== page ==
I have done around twenty music releases so far. Singles, EP-s, albums. And more often than not, creating a good album cover was more difficult than writing and recording the songs themselves. What makes a good artwork? I have taken two of my favourite ones to investigate.
Eurythmics – Savage (1987)
Designed by Laurence Stevens
Photography by Alistair Thain
Eurythmics, after two hugely successful albums, released Savage in November 1987. Returning to their musical roots of experimentalism, the artwork continues their tradition of surprising, but palpable visuals of its predecessors. On Touch, Be Yourself Tonight and Revenge we got close ups of either Annie alone or Annie with Dave.
This close up is something different. It pictures Annie in monochrome as a blonde bombshell, a Marylin-esque femme-fatale, leaning her chin on her hand, looking away from up, distracted, pondering.
The image represents very well what the album is about to give you: passion, cynicism and novelty, but little do you know that this is just one of the alter-egos she is presenting us through the songs and the accompanying video album.
Annie Lennox is known to be a chameleon, loving to dress up, and I find this one of her personas the most captivating. First of all, this hyper-feminin appearance is very far from what she is like in live performances or interviews, yet, it looks natural and easy. She once again proves that she is all about transformation, and has the mastery of what we would call drag. Secondly, the image, this intentionally overexposed close up is deeply sinister, almost unsettling. Much like the excerpt from the opening track ‘Beethoven (I Love to Listen To)’, repurposed as an intro to the video of the song:
“Some women think that they don’t count. But you have used that weapon against me. Did I tell you I was lying by the way, when I said I wanted a new mink coat? I was thinking of something sleek to wrap around my tender throat. I was dreaming like a Texan girl. A girl who thinks she’s got the right to everything. A girl who thinks she should have something extreme.”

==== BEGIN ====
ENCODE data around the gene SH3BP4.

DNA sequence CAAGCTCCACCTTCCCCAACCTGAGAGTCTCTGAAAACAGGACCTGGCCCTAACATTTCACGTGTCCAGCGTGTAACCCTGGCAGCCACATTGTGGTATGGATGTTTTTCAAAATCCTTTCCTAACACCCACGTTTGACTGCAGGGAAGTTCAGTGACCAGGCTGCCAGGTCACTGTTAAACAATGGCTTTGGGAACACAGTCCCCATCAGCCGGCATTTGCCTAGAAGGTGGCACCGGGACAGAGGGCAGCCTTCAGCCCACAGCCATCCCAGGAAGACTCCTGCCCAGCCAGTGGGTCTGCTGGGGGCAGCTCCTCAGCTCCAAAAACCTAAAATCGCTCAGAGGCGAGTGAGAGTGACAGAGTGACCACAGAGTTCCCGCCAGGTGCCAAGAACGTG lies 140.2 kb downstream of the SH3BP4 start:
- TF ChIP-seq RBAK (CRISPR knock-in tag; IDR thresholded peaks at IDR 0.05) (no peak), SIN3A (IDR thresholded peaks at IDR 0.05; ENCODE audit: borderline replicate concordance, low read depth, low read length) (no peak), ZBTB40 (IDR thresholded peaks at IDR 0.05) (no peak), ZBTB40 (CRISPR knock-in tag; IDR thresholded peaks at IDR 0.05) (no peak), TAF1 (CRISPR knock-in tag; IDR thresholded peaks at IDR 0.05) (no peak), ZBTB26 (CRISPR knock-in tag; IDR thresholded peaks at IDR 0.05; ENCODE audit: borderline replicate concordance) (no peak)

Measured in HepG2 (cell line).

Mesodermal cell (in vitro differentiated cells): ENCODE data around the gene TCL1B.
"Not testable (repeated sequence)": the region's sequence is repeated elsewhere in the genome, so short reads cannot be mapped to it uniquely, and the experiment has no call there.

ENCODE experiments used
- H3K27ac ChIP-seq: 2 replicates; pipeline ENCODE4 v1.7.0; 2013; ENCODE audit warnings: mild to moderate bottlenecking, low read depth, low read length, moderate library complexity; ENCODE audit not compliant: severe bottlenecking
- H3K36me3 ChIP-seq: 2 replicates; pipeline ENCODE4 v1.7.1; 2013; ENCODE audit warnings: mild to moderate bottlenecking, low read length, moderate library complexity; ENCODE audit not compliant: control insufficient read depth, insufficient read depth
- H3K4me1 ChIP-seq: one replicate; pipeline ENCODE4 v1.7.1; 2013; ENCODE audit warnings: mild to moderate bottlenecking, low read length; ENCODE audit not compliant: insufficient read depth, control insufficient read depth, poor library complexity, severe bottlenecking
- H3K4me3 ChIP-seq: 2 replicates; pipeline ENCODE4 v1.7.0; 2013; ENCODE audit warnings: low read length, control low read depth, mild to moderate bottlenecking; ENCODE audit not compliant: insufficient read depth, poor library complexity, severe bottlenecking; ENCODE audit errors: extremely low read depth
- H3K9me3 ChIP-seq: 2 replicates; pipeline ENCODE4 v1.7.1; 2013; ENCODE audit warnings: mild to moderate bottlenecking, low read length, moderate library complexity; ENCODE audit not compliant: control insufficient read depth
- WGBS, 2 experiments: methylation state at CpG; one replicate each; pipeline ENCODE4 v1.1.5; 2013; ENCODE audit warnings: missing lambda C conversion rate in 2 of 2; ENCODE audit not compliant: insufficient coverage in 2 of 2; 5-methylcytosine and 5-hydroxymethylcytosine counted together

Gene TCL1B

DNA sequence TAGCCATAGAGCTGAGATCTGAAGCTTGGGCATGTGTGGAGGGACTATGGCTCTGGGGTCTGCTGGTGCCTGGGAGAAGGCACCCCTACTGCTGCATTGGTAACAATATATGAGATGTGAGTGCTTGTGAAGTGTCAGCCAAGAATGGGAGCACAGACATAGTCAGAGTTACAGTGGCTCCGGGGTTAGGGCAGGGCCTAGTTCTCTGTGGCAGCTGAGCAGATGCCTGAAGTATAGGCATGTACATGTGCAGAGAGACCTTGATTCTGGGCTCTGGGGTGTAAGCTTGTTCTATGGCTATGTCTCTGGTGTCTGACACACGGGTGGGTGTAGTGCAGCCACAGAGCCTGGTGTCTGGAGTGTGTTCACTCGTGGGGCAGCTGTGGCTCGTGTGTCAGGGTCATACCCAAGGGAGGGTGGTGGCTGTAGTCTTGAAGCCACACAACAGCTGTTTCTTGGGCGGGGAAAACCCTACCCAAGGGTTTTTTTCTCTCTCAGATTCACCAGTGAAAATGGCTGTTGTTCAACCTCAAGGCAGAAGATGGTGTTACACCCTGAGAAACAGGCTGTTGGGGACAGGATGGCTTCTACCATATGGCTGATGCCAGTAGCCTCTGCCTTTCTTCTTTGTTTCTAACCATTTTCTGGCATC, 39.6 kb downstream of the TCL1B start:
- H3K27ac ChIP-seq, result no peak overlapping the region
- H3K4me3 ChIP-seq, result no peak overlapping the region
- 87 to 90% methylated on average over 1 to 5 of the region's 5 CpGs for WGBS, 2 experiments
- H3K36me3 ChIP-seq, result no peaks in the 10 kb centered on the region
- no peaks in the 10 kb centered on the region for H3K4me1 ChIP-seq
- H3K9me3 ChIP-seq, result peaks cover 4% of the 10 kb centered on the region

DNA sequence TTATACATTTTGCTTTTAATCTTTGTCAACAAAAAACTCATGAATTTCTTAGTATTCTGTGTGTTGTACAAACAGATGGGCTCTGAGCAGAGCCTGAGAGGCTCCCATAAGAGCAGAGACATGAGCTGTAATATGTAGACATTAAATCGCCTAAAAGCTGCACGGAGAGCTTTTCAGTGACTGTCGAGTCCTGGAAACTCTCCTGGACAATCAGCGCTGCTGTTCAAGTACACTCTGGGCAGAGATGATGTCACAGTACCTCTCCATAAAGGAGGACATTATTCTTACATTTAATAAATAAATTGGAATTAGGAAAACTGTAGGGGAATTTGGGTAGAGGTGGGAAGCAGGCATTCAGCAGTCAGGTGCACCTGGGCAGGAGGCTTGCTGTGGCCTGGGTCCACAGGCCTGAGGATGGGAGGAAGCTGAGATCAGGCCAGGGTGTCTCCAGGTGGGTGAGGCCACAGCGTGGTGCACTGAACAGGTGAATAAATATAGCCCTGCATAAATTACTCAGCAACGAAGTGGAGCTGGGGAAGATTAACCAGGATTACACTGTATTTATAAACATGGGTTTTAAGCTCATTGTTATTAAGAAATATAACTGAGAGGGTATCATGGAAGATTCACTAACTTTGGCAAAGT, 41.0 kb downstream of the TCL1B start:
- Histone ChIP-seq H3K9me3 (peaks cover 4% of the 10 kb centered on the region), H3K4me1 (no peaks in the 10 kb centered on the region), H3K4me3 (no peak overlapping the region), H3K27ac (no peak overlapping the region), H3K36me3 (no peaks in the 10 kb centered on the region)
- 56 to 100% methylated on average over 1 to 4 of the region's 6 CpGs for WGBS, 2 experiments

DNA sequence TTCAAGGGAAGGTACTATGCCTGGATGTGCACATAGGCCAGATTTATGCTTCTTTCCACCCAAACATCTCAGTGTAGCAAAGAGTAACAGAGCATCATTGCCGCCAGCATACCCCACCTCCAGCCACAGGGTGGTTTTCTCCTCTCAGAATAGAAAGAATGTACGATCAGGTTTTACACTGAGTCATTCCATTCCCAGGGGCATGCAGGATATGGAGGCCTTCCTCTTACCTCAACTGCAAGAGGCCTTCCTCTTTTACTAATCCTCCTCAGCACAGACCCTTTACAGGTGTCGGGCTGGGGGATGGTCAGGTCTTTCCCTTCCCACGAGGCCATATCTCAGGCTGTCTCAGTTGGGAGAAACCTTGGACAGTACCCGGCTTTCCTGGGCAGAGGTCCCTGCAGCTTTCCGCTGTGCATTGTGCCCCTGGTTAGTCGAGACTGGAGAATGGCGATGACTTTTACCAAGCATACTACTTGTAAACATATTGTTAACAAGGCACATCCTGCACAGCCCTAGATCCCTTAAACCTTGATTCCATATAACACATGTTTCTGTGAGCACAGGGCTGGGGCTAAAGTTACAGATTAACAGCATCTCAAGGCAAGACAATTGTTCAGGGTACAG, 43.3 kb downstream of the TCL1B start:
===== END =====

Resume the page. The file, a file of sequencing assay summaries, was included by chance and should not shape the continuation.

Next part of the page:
Neoton Familia (Newton Family) – Dandelion (1981)
(ニュートン・ファミリー / ロマネスク伝説)
Art direction and design by Toshikazu Tanaka (Front Publicity inc.),
Illustration: Ichiro Tsuruta
My enthusiasm of the (very) late disco era is no news to anyone that knows me or follows what I do. It is the music that I was most exposed to as a child, therefore the magic world that the likes of ABBA or the Xanadu soundtrack created was an obvious choice for my early escapism.
Neoton Familia (or as they were known abroad, mostly in Japan, Newton Family), are a Hungarian pop band that imported this genre probably the most successfully to the lands behind the iron curtain. And then exported it right back to the Far East.
Dandelion, or its Hungarian equivalent A Familia was their seventh studio album, the third to be released in Japan by RCA. This was the first album to receive a unique design for the Japanese market, different to the Hungarian edition, or any other release of the LP.
The artwork is so colourful it almost makes me dizzy, a very strong collage of photography and graphic design. With my naive European eyes it looks very Japanese, too. And the world it creates describes exactly what made me escape to this magic world for many years throughout the 80’s: it feels as if I landed in Wonderland or the Land of Oz, that of glitter and pulsating rhythms.
It also illustrates the world of the songs the band was creating: heroes, legends, and ultimately carefree entertainment.
So there you have it. Next time I’ll write about artworks of my own albums.